Google Cloud Next was largely virtual, with some small in-person gatherings. This approach mirrored the way a lot of us are feeling right now after more than two years of stress and upheaval: yes, let’s get back to business, but let’s do so sensibly. Uncertainty and anxiety have taken their toll on many of us, so with Google Cloud Next, Google invited us to focus on more positive things. What’s driving this positivity? A lot of it has to do with people and how we work together.
Though the event’s keynote did dazzle with some mind-blowing tech (Project Starline is especially goosebump-inducing), Google focused more on the kinds of products, capabilities, and partnerships that
- bring us together in a more inclusive way and help us collaborate in our hybrid world;
- make us better creators and innovators; and
- help us gain insights to take the right actions—actions that drive change for the better—by allowing us to work safely, securely, and effectively with data.
Let’s take a look at some highlights from the Google Cloud Next keynote that illustrate Google’s vision for positive change.
Google and Alphabet CEO, Sundar Pichai, opened the keynote session with this staggering figure: three billion people use the productivity and collaboration tools provided by Google Workspace. If there truly is strength in numbers, Google users are in a very good position. But the real story here is what Google is doing to help these billions connect and achieve their goals, and artificial intelligence (AI) often took center stage.
One example that illustrates how AI powers collaboration is Translation Hub. By providing accurate translations in 135 languages, Translation Hub delivers a faster, more cost-effective, and scalable way for organizations to share vital information with all colleagues and stakeholders in their native languages. This can have a tremendous impact on global teams by providing everyone with a way to stay connected and involved, regardless of what language they feel most comfortable with.
An AI-first company
Though negative stories about AI make for eye-catching headlines, the real news from Google is about the tremendous good this technology can deliver. Throughout the keynote, Thomas Kurian, CEO of Google Cloud, and June Yang, VP of Cloud AI and Industry Solutions, introduced us to some of the ways AI is being used to improve the lives of individuals and communities, including:
- Johns Hopkins University speeding the analysis of CT scans to obtain more precise information about potentially dangerous lesions in a matter of minutes rather than hours
- Ford using AI to enable vehicles to perform preventative diagnostics themselves, thereby delivering a new level of automotive safety
- Google Earth Engine on Google Cloud mapping tree canopies and monitoring land status to help make climate risk prediction and efforts to support climate resilience more accurate and effective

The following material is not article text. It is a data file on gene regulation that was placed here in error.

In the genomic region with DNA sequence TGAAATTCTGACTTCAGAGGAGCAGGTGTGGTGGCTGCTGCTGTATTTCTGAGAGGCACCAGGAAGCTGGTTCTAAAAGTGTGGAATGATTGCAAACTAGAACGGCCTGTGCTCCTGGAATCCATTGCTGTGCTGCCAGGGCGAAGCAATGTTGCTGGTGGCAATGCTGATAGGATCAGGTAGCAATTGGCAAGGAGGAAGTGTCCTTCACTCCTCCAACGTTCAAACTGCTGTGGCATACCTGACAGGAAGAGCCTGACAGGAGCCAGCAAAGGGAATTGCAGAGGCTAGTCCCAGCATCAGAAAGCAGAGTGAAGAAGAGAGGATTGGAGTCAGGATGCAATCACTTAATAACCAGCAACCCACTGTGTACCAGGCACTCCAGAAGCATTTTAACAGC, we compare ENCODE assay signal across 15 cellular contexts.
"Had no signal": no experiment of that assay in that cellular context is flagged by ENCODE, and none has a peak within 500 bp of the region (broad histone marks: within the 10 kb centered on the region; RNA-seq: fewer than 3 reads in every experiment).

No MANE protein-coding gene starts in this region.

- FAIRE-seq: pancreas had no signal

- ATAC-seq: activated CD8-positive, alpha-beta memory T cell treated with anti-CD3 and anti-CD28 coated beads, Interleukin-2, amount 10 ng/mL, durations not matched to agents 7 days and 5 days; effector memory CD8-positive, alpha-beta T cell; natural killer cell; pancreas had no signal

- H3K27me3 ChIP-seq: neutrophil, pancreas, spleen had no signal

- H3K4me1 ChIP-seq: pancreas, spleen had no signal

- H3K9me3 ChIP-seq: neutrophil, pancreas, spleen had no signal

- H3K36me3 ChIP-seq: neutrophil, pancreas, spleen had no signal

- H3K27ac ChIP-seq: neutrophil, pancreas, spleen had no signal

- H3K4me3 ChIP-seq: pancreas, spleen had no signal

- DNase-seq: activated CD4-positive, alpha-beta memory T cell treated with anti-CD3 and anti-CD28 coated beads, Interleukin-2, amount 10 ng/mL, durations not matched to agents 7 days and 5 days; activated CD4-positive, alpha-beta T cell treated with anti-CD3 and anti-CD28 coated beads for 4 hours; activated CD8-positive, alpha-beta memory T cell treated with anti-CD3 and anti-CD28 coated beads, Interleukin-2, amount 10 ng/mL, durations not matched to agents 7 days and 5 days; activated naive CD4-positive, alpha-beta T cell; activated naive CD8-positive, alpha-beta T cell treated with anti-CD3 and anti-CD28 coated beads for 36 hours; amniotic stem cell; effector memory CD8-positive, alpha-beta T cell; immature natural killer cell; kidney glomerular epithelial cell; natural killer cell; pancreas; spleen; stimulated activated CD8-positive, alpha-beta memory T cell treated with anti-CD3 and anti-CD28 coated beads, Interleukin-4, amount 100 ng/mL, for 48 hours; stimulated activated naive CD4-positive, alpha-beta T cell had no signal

In his opening remarks, Sundar Pichai characterized Google as an AI-first company. Many of the AI capabilities Google offers its customers are based on innovations developed to help Google itself run better. By solving many of its own business challenges, Google is, in turn, helping businesses across the world do the same.
Taking informed action
Data provides the foundation for sound decision-making, so it’s vitally important that your data is accurate, accessible, secure, and available in formats that promote rapid processing and visualization. As Thomas stated, “Data is at the heart of digital transformation.”
To help organizations achieve this state of data maturity, Google provides an open data cloud that helps teams aggregate and understand their data from all sources in all storage formats, from all cloud providers, and enables all styles of access. For example, BigQuery Omni can analyze data in Azure, AWS, and other clouds without the need to move the data. At the same time, the Data Cloud Alliance brings in partners who are committed to open standards and interoperability to help solve the modern data challenges enterprises face and accelerate their path to value creation.
Partnerships and developer ecosystems
Google is also throwing the incredible intelligence and computing speed of Google Cloud behind a number of partnerships in areas such as security and internet commerce, including with cryptocurrency exchange platform Coinbase and the newly acquired cybersecurity firm, Mandiant. CEOs from both companies made appearances to tout the benefits of delivering their software on Google Cloud, including:
- More rapid software delivery at greater scale than ever before
- Freedom from the management of underlying infrastructure, which promotes greater agility
- The ability to analyze current and historical data, with machine learning (ML) and data analytics helping to pinpoint early warning signs and indicators of cyberattacks
Developers, builders, and IT professionals also had reason for excitement, including new learning opportunities, such as the subscription-based Google Cloud Skills Boost—the very first learning subscription of its kind from a cloud provider—and infrastructure enhancements that deliver optimization for seven different types of workloads, including AI, streaming, cloud-first, and Web3.
Faster, smarter, and more powerful
The keynote drove home the idea that we don’t need more tech and more data to be successful. True success can be achieved by simplifying your technology and making it accessible. Companies that have done this—from media to manufacturing, retail, telecom, healthcare, and more—are driven by the ability to analyze and act on data, improve customer experience, modernize systems, push new products and services to market faster, and increase the speed of lifesaving capabilities. With Google Cloud, organizations are becoming faster, smarter, and more powerful.
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